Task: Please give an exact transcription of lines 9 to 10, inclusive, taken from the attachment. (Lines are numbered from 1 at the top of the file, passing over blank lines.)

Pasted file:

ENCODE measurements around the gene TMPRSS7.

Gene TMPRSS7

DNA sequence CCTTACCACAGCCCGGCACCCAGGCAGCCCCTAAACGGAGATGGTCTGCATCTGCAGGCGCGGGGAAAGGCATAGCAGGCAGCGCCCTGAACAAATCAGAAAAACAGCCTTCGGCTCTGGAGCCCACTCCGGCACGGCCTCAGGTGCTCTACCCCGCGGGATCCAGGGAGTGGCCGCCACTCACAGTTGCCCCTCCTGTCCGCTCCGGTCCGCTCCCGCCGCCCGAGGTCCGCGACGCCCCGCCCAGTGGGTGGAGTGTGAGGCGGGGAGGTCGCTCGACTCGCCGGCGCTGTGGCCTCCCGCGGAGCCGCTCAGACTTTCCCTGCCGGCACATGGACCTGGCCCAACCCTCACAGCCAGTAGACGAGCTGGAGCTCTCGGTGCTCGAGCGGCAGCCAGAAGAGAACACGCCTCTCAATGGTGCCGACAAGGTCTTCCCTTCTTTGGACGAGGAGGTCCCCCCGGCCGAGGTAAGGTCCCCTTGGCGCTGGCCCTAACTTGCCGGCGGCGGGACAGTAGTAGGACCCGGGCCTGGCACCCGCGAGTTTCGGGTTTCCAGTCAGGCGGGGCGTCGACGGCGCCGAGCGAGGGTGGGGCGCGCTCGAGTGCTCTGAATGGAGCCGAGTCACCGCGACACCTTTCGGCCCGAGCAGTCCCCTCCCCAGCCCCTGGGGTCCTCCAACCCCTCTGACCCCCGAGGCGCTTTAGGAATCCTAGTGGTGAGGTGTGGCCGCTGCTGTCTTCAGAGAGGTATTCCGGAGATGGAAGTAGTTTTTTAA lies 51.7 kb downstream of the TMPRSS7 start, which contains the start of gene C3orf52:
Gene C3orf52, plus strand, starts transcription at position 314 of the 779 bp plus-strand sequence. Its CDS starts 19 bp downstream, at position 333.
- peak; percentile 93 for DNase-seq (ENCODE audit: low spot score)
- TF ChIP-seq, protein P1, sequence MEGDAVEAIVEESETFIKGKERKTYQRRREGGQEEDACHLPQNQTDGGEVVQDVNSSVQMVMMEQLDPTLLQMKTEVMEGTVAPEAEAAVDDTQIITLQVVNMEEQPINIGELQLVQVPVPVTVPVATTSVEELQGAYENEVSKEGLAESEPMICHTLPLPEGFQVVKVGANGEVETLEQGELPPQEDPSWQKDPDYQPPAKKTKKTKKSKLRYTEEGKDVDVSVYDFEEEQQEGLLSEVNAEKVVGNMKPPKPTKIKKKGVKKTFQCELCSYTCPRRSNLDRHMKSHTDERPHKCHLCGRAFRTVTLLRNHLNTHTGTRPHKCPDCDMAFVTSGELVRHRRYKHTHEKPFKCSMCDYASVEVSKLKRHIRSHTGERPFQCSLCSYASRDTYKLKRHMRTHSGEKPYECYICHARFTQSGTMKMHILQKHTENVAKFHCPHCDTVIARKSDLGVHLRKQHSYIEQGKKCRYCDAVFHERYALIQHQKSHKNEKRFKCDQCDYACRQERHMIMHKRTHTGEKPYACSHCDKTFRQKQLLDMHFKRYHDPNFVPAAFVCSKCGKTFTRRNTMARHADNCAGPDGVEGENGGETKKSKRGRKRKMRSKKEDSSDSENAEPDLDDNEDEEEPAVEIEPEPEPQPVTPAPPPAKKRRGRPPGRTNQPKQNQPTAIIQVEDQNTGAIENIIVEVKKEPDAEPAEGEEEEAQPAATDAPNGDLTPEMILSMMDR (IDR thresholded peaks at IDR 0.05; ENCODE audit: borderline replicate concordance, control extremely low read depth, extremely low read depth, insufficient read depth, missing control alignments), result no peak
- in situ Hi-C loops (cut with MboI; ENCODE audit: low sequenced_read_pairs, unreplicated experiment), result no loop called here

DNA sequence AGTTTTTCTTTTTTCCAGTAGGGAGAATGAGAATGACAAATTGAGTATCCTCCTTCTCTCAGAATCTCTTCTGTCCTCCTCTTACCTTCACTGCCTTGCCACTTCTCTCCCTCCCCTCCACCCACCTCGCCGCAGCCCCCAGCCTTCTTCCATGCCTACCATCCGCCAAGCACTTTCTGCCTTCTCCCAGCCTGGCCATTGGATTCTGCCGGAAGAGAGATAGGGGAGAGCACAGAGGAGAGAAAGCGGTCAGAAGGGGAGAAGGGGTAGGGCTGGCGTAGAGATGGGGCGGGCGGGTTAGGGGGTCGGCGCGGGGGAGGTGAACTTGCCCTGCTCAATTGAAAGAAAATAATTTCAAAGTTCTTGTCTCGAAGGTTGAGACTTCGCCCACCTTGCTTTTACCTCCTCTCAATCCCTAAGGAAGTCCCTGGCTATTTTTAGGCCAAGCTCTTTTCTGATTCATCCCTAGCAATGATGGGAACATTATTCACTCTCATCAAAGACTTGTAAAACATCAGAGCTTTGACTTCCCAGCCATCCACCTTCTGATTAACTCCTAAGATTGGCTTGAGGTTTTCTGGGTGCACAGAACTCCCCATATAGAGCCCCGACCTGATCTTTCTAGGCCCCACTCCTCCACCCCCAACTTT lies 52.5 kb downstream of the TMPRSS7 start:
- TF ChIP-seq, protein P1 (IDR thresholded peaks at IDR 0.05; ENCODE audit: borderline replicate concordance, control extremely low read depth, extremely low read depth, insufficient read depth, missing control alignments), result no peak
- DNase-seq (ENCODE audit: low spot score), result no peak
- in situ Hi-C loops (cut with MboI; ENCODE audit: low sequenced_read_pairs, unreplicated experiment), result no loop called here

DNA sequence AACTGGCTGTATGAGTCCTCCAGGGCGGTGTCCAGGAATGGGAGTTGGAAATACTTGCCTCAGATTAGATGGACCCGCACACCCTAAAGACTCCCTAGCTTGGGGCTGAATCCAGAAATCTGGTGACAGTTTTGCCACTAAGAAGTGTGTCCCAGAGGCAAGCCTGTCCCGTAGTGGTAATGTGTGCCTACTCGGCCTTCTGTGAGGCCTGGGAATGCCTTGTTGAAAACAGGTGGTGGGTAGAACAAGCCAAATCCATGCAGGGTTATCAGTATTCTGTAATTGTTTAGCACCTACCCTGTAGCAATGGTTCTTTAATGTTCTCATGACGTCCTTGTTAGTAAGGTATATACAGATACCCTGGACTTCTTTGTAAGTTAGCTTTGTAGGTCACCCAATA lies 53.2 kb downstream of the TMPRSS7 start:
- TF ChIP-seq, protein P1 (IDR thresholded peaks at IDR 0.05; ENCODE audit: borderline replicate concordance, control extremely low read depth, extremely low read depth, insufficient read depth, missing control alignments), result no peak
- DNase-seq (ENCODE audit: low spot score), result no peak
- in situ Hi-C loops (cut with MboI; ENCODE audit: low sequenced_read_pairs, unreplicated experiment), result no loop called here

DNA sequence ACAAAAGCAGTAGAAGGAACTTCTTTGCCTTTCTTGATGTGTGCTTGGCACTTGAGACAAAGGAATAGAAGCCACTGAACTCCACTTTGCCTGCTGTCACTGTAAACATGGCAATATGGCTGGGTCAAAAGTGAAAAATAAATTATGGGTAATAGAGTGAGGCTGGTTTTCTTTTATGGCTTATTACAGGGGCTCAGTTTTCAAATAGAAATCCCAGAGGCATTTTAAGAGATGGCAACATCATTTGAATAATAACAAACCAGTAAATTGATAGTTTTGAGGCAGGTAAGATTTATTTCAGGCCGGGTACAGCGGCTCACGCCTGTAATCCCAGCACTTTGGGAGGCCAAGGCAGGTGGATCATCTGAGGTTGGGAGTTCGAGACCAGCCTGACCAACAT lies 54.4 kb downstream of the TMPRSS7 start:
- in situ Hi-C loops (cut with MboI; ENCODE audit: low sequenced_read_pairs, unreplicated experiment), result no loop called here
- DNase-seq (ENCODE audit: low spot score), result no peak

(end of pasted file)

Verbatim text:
- TF ChIP-seq, protein P1 (IDR thresholded peaks at IDR 0.05; ENCODE audit: borderline replicate concordance, control extremely low read depth, extremely low read depth, insufficient read depth, missing control alignments), result no peak
- DNase-seq (ENCODE audit: low spot score), result no peak